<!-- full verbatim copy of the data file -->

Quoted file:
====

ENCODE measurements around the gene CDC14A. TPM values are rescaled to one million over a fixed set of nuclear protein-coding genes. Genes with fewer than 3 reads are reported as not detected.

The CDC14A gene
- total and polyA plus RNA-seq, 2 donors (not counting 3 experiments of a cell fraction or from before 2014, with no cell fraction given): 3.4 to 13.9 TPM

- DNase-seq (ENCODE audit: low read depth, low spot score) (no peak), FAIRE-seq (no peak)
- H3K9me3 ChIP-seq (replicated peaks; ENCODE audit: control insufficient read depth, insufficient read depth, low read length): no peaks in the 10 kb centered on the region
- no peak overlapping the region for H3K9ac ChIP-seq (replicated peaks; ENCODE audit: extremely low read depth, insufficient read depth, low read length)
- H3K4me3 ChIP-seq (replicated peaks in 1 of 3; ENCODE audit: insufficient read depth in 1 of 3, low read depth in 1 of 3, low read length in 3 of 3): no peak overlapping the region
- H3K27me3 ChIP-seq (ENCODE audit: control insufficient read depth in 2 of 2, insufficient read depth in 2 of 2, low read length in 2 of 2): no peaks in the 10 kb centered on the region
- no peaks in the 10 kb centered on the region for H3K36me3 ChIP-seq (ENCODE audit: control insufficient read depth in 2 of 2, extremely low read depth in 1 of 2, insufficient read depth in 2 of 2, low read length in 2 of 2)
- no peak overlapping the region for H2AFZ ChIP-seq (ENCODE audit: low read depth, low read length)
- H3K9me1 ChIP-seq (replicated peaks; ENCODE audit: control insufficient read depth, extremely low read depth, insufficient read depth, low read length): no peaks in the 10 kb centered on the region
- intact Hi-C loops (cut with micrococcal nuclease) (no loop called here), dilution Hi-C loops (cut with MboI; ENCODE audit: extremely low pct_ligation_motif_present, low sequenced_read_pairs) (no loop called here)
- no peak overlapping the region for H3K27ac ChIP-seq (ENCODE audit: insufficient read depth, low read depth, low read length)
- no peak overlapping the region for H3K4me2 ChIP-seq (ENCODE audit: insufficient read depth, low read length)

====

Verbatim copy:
ENCODE measurements around the gene CDC14A. TPM values are rescaled to one million over a fixed set of nuclear protein-coding genes. Genes with fewer than 3 reads are reported as not detected.

The CDC14A gene
- total and polyA plus RNA-seq, 2 donors (not counting 3 experiments of a cell fraction or from before 2014, with no cell fraction given): 3.4 to 13.9 TPM

- DNase-seq (ENCODE audit: low read depth, low spot score) (no peak), FAIRE-seq (no peak)
- H3K9me3 ChIP-seq (replicated peaks; ENCODE audit: control insufficient read depth, insufficient read depth, low read length): no peaks in the 10 kb centered on the region
- no peak overlapping the region for H3K9ac ChIP-seq (replicated peaks; ENCODE audit: extremely low read depth, insufficient read depth, low read length)
- H3K4me3 ChIP-seq (replicated peaks in 1 of 3; ENCODE audit: insufficient read depth in 1 of 3, low read depth in 1 of 3, low read length in 3 of 3): no peak overlapping the region
- H3K27me3 ChIP-seq (ENCODE audit: control insufficient read depth in 2 of 2, insufficient read depth in 2 of 2, low read length in 2 of 2): no peaks in the 10 kb centered on the region
- no peaks in the 10 kb centered on the region for H3K36me3 ChIP-seq (ENCODE audit: control insufficient read depth in 2 of 2, extremely low read depth in 1 of 2, insufficient read depth in 2 of 2, low read length in 2 of 2)
- no peak overlapping the region for H2AFZ ChIP-seq (ENCODE audit: low read depth, low read length)
- H3K9me1 ChIP-seq (replicated peaks; ENCODE audit: control insufficient read depth, extremely low read depth, insufficient read depth, low read length): no peaks in the 10 kb centered on the region
- intact Hi-C loops (cut with micrococcal nuclease) (no loop called here), dilution Hi-C loops (cut with MboI; ENCODE audit: extremely low pct_ligation_motif_present, low sequenced_read_pairs) (no loop called here)
- no peak overlapping the region for H3K27ac ChIP-seq (ENCODE audit: insufficient read depth, low read depth, low read length)
- no peak overlapping the region for H3K4me2 ChIP-seq (ENCODE audit: insufficient read depth, low read length)